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Tales Of Hearts R – Review

Tales-Of-Hearts-R-Cover-Image-01The “Tales Of” series of video games have been around for quite some time. Like “Dragon Quest” and “Final Fantasy”, every once in a while we’re graced with just another fantastic title to add to the already extensive list of “Tales Of” video games. Each time, the games come packed with more than the last and works to excite long time fans of the series and recruit some rookies who’ll soon find themselves masters of the “Tales”. The latest release of the franchise is a remake of a Nintendo DS game titled “Tales Of Hearts R”. Developed and published by the wonderful Bandai Namco Games, “Tales Of Hearts R” hits the PlayStation Vita with full force. Thanks to Bandai Namco Games, us here at SnapThirty have been given the chance to review this new game. I’m going to try and figure out just why it is that this particular “Tales Of” title deserves to land itself a remake. Follow me on our very own tale as we hack, slash and level our way through “Tales Of Hearts R”.

“Tales of Hearts R” has a play style that is quite reminiscent of many of the other “Tales Of” titles which makes a great deal of sense to me because I believe you shouldn’t try to fix what isn’t broken. That doesn’t mean the game doesn’t have an air of individuality though. There are a whole bunch of tweaks and upgrades to gameplay that makes “Tales Of Hearts R” seem like more of a contemporary title than its predecessors. This kind of goes without saying though. When a franchise has been going on for this long, it is expected that gameplay sticks to what the developers know but features something new with every iteration. This is pretty standard and it works well to keep a franchise going strong. “Tales Of Hearts R” features a perfect fusion gameplay style of RPG and Hack ‘n’ Slash that works to keep players engaged long into the lengthy story. There’s a very interesting but easy to use leveling system as well as a simple battle customisation option that allows gamers to play the way it suits them. JRPGs can be long and grueling. Sometimes they even lose their appeal part way through a story and I can’t say I felt this way with “Tales Of Hearts R”. I’m confident that it is the way you play the game that keeps you interested for longer periods and “Tales Of Hearts R” has it down pat.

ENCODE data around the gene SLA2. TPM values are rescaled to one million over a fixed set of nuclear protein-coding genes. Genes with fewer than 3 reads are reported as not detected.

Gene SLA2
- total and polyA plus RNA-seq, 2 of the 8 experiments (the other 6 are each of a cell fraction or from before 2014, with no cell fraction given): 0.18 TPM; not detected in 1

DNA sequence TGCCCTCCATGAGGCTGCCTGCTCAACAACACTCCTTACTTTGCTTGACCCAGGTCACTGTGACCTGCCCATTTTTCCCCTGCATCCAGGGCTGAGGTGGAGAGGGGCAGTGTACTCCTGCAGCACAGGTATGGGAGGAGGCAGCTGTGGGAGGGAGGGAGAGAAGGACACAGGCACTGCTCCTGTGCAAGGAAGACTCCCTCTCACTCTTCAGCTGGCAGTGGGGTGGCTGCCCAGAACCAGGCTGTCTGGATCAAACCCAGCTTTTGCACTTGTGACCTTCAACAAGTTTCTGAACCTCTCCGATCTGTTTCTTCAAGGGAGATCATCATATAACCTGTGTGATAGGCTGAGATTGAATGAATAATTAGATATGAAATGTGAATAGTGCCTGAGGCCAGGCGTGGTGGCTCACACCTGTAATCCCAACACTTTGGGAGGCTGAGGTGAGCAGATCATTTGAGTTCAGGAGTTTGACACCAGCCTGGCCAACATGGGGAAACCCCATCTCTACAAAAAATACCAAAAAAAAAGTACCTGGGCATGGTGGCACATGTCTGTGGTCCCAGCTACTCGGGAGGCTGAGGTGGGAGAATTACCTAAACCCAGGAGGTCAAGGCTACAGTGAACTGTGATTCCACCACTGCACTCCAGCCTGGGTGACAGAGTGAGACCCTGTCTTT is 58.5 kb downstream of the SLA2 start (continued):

Kor Meteor is a young man living in a small village by the sea who trains with his grandfather in the ways of the sword. Impressed by Kor’s growing skill, his grandfather bequeaths to him an unusual weapon known as a Soma. Kor meets a young woman, Kohaku Hearts who is looking for a Soma weapon along with her brother Hisui. During their search, a mysterious witch appears and casts a spell on Kohaku’s Spiria, the embodiment of her heart and soul. Kor attempts to lift the spell by connecting to her Spiria but accidentally shatters her Spiria Core, the source of all her emotions. Kor, armed only with the Soma given to him by his grandfather, must now set out on a journey to find a way to make Kohaku’s Spiria whole once more. – Bandai Namco Games